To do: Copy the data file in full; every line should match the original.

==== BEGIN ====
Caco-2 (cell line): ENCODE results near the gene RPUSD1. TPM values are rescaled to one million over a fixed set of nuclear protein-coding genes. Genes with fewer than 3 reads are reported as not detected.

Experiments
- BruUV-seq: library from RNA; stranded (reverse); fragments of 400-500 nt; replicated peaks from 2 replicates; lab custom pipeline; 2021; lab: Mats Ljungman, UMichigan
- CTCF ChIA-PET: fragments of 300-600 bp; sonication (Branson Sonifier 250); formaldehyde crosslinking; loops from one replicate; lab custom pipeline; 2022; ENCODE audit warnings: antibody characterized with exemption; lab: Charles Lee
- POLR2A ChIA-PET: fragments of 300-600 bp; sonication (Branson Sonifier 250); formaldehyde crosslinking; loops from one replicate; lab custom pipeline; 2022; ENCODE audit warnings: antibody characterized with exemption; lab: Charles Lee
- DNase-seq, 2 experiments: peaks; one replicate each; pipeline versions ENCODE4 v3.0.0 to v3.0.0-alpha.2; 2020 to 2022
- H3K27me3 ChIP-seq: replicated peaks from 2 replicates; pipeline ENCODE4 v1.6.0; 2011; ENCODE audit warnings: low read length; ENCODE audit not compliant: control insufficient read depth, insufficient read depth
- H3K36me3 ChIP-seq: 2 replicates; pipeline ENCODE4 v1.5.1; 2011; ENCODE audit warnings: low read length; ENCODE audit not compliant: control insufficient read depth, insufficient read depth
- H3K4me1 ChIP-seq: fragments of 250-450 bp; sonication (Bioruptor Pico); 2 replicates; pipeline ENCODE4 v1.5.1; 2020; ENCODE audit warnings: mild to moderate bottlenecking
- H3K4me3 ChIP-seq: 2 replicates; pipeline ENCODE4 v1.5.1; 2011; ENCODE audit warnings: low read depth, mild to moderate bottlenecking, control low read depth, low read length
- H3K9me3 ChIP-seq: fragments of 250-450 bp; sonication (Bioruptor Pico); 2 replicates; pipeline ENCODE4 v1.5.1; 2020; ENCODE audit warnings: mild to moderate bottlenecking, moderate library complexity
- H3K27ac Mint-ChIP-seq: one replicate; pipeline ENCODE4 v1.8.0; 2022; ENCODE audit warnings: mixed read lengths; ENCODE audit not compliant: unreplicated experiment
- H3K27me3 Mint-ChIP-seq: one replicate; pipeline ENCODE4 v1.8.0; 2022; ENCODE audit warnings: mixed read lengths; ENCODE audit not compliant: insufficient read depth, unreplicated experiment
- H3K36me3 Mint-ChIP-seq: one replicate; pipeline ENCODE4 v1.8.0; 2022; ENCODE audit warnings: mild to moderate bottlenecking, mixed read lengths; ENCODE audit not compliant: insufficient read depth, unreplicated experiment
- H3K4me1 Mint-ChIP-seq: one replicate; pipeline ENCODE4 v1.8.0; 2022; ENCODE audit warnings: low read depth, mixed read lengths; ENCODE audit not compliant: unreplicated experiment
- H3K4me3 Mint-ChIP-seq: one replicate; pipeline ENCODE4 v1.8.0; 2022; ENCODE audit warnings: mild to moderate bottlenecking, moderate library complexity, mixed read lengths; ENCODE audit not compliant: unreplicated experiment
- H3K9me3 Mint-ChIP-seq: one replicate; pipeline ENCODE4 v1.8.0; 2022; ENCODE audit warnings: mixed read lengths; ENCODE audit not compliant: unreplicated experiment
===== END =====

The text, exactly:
Caco-2 (cell line): ENCODE results near the gene RPUSD1. TPM values are rescaled to one million over a fixed set of nuclear protein-coding genes. Genes with fewer than 3 reads are reported as not detected.

Experiments
- BruUV-seq: library from RNA; stranded (reverse); fragments of 400-500 nt; replicated peaks from 2 replicates; lab custom pipeline; 2021; lab: Mats Ljungman, UMichigan
- CTCF ChIA-PET: fragments of 300-600 bp; sonication (Branson Sonifier 250); formaldehyde crosslinking; loops from one replicate; lab custom pipeline; 2022; ENCODE audit warnings: antibody characterized with exemption; lab: Charles Lee
- POLR2A ChIA-PET: fragments of 300-600 bp; sonication (Branson Sonifier 250); formaldehyde crosslinking; loops from one replicate; lab custom pipeline; 2022; ENCODE audit warnings: antibody characterized with exemption; lab: Charles Lee
- DNase-seq, 2 experiments: peaks; one replicate each; pipeline versions ENCODE4 v3.0.0 to v3.0.0-alpha.2; 2020 to 2022
- H3K27me3 ChIP-seq: replicated peaks from 2 replicates; pipeline ENCODE4 v1.6.0; 2011; ENCODE audit warnings: low read length; ENCODE audit not compliant: control insufficient read depth, insufficient read depth
- H3K36me3 ChIP-seq: 2 replicates; pipeline ENCODE4 v1.5.1; 2011; ENCODE audit warnings: low read length; ENCODE audit not compliant: control insufficient read depth, insufficient read depth
- H3K4me1 ChIP-seq: fragments of 250-450 bp; sonication (Bioruptor Pico); 2 replicates; pipeline ENCODE4 v1.5.1; 2020; ENCODE audit warnings: mild to moderate bottlenecking
- H3K4me3 ChIP-seq: 2 replicates; pipeline ENCODE4 v1.5.1; 2011; ENCODE audit warnings: low read depth, mild to moderate bottlenecking, control low read depth, low read length
- H3K9me3 ChIP-seq: fragments of 250-450 bp; sonication (Bioruptor Pico); 2 replicates; pipeline ENCODE4 v1.5.1; 2020; ENCODE audit warnings: mild to moderate bottlenecking, moderate library complexity
- H3K27ac Mint-ChIP-seq: one replicate; pipeline ENCODE4 v1.8.0; 2022; ENCODE audit warnings: mixed read lengths; ENCODE audit not compliant: unreplicated experiment
- H3K27me3 Mint-ChIP-seq: one replicate; pipeline ENCODE4 v1.8.0; 2022; ENCODE audit warnings: mixed read lengths; ENCODE audit not compliant: insufficient read depth, unreplicated experiment
- H3K36me3 Mint-ChIP-seq: one replicate; pipeline ENCODE4 v1.8.0; 2022; ENCODE audit warnings: mild to moderate bottlenecking, mixed read lengths; ENCODE audit not compliant: insufficient read depth, unreplicated experiment
- H3K4me1 Mint-ChIP-seq: one replicate; pipeline ENCODE4 v1.8.0; 2022; ENCODE audit warnings: low read depth, mixed read lengths; ENCODE audit not compliant: unreplicated experiment
- H3K4me3 Mint-ChIP-seq: one replicate; pipeline ENCODE4 v1.8.0; 2022; ENCODE audit warnings: mild to moderate bottlenecking, moderate library complexity, mixed read lengths; ENCODE audit not compliant: unreplicated experiment
- H3K9me3 Mint-ChIP-seq: one replicate; pipeline ENCODE4 v1.8.0; 2022; ENCODE audit warnings: mixed read lengths; ENCODE audit not compliant: unreplicated experiment